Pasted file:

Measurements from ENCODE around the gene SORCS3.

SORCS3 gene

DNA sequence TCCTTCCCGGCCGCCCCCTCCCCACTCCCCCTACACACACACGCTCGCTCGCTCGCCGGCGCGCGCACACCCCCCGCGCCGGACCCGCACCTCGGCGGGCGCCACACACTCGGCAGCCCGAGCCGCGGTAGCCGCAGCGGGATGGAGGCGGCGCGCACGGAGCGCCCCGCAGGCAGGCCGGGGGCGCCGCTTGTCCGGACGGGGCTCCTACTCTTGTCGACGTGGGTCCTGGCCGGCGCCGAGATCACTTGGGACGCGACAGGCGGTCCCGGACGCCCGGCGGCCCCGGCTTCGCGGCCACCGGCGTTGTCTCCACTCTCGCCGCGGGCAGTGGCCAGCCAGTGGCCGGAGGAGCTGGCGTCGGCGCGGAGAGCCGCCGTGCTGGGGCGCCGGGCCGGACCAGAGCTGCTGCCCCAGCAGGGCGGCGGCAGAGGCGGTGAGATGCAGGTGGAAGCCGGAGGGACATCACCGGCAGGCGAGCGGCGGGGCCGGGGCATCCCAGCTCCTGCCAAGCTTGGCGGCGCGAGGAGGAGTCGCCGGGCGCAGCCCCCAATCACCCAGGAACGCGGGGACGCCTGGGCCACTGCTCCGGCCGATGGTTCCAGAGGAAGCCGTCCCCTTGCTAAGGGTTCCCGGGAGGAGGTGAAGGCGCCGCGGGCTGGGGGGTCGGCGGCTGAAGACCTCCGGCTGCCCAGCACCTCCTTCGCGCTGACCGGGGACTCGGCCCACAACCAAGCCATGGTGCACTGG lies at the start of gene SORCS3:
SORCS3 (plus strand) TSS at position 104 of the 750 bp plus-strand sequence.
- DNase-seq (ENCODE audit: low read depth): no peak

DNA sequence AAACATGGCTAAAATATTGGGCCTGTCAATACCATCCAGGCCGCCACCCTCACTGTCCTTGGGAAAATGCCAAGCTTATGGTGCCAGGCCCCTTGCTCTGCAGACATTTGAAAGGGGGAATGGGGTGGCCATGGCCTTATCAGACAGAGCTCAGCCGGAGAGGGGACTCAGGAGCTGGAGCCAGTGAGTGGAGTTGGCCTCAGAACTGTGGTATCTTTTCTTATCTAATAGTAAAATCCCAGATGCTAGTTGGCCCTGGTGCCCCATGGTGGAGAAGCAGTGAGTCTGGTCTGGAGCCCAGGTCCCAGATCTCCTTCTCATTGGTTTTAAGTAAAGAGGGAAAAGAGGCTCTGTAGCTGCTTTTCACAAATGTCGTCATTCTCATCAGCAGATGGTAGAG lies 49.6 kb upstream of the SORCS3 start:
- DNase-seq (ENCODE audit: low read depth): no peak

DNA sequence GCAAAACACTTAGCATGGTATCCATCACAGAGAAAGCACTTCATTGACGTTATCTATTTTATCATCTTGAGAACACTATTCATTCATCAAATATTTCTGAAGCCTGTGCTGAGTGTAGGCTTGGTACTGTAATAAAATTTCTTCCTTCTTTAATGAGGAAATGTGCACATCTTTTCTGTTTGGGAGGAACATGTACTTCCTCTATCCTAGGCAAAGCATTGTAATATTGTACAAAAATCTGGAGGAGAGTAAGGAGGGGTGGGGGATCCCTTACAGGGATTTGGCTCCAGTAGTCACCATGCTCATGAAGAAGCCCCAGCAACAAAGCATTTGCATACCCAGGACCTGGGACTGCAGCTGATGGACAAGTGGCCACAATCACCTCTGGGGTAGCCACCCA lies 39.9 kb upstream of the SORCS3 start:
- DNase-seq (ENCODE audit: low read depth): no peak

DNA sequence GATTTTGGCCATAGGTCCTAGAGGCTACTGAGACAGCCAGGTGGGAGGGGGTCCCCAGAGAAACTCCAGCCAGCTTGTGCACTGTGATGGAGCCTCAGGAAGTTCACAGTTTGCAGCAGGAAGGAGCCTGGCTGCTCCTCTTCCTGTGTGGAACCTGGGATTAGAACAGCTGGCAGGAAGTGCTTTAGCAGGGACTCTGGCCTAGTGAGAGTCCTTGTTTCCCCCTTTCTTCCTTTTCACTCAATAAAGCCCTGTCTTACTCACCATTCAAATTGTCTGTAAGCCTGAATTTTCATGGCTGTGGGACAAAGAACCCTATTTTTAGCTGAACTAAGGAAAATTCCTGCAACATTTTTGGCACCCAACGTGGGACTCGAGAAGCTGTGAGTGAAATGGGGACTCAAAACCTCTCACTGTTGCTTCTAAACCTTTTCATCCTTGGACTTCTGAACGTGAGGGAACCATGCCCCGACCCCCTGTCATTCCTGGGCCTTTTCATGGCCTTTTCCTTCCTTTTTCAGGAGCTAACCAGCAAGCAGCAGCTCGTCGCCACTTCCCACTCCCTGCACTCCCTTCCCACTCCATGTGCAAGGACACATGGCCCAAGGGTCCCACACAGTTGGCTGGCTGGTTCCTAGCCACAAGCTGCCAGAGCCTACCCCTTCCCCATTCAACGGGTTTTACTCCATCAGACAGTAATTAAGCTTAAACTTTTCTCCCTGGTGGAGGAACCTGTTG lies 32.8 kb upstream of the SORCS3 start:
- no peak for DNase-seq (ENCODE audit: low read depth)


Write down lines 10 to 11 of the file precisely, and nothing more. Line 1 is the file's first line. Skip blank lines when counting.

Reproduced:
DNA sequence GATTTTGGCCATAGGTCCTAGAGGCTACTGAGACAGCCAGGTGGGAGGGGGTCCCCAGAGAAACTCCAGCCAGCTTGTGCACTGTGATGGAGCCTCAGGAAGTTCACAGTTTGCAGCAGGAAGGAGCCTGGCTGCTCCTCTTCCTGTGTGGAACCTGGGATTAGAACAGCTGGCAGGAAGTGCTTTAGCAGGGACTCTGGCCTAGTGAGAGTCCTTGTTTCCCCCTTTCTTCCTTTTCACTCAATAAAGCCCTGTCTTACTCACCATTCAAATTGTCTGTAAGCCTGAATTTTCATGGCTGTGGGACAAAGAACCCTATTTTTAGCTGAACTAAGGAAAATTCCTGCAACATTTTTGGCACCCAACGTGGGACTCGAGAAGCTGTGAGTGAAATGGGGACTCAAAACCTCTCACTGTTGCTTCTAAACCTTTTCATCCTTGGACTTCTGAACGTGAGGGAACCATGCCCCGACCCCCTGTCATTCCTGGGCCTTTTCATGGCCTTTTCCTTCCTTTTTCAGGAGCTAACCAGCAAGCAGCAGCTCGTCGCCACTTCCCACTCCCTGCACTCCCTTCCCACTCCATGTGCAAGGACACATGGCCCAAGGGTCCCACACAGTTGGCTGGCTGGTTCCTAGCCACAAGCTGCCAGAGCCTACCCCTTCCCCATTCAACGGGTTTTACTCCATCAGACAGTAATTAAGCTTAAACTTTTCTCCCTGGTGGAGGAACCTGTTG lies 32.8 kb upstream of the SORCS3 start:
- no peak for DNase-seq (ENCODE audit: low read depth)